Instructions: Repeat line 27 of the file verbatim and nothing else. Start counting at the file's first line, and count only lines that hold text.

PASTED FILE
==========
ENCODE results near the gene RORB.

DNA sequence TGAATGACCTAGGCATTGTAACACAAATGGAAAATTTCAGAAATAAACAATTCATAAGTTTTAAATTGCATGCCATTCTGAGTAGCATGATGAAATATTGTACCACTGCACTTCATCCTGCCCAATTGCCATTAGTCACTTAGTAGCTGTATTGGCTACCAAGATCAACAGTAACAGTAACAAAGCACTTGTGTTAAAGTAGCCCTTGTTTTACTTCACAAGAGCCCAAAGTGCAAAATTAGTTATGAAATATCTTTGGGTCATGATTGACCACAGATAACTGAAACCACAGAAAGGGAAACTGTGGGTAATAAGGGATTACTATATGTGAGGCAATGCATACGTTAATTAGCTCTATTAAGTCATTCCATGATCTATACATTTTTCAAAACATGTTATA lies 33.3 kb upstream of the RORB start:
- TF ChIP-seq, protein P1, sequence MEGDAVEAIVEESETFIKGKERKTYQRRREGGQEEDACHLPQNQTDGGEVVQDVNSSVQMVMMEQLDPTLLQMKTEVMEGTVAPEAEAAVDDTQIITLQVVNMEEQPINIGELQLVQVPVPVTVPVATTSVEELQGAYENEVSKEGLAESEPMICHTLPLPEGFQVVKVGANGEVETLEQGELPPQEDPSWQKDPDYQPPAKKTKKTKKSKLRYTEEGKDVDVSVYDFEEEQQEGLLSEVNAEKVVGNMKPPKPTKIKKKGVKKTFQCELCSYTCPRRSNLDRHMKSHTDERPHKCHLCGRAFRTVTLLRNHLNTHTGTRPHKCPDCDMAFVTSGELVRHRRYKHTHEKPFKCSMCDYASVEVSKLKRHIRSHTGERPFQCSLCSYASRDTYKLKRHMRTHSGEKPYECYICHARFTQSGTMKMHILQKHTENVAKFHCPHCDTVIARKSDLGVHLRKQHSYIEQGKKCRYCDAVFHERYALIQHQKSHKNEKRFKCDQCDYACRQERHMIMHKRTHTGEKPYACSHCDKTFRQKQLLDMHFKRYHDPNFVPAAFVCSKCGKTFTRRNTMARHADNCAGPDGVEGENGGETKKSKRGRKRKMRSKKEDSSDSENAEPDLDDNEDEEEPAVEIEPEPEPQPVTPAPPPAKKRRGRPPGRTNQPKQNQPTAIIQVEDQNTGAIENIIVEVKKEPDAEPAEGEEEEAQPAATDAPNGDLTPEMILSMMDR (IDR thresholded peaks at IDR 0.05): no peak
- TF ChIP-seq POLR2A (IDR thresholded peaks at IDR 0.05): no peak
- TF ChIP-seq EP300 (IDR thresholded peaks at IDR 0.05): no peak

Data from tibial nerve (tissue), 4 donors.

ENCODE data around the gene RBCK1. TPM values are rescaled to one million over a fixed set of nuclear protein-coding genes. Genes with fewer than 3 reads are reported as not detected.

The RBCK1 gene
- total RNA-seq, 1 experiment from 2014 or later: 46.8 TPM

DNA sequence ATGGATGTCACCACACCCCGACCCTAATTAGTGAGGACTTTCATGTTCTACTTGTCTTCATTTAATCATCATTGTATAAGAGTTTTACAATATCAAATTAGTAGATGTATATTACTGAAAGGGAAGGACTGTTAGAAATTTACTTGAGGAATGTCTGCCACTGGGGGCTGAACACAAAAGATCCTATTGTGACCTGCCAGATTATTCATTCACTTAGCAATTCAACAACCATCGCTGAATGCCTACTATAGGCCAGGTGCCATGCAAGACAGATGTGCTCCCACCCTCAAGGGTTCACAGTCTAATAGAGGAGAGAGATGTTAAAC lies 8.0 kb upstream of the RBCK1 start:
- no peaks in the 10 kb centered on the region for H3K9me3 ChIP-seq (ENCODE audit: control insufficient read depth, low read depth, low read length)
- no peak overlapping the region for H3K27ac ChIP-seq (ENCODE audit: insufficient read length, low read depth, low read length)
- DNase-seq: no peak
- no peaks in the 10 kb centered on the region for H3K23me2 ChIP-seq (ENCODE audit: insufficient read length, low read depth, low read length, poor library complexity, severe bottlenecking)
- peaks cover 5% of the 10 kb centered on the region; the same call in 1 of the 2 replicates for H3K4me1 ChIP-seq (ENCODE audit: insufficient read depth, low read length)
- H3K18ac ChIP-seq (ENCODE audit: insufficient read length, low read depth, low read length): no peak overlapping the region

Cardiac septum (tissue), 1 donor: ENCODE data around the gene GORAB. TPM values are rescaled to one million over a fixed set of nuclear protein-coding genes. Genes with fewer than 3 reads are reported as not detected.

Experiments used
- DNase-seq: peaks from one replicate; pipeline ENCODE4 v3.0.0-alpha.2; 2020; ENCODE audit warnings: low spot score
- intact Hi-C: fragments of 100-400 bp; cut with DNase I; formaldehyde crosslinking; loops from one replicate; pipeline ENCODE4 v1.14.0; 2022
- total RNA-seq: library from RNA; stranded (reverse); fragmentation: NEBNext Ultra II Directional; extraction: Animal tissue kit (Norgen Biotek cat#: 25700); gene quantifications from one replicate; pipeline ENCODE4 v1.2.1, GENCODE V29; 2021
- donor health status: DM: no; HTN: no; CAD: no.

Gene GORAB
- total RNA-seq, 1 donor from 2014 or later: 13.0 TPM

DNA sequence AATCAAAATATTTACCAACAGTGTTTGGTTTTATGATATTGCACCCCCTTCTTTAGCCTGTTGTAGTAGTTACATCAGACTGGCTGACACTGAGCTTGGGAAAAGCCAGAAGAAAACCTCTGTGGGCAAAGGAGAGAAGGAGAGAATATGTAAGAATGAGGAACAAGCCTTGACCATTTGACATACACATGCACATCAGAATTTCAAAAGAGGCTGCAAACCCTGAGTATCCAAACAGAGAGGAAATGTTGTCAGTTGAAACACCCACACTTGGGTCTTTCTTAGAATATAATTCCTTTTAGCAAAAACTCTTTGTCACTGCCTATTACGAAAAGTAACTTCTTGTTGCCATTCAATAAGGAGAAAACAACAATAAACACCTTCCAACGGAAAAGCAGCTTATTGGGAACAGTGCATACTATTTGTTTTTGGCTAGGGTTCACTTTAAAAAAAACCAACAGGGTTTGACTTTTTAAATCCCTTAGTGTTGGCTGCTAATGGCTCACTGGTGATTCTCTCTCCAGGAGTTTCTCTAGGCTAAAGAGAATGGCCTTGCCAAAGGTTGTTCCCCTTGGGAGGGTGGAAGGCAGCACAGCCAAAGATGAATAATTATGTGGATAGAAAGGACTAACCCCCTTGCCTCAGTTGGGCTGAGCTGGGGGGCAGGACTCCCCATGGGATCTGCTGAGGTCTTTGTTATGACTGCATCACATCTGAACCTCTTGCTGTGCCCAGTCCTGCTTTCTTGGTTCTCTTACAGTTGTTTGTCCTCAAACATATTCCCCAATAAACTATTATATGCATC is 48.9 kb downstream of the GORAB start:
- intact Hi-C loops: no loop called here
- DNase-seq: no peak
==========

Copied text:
- DNase-seq: no peak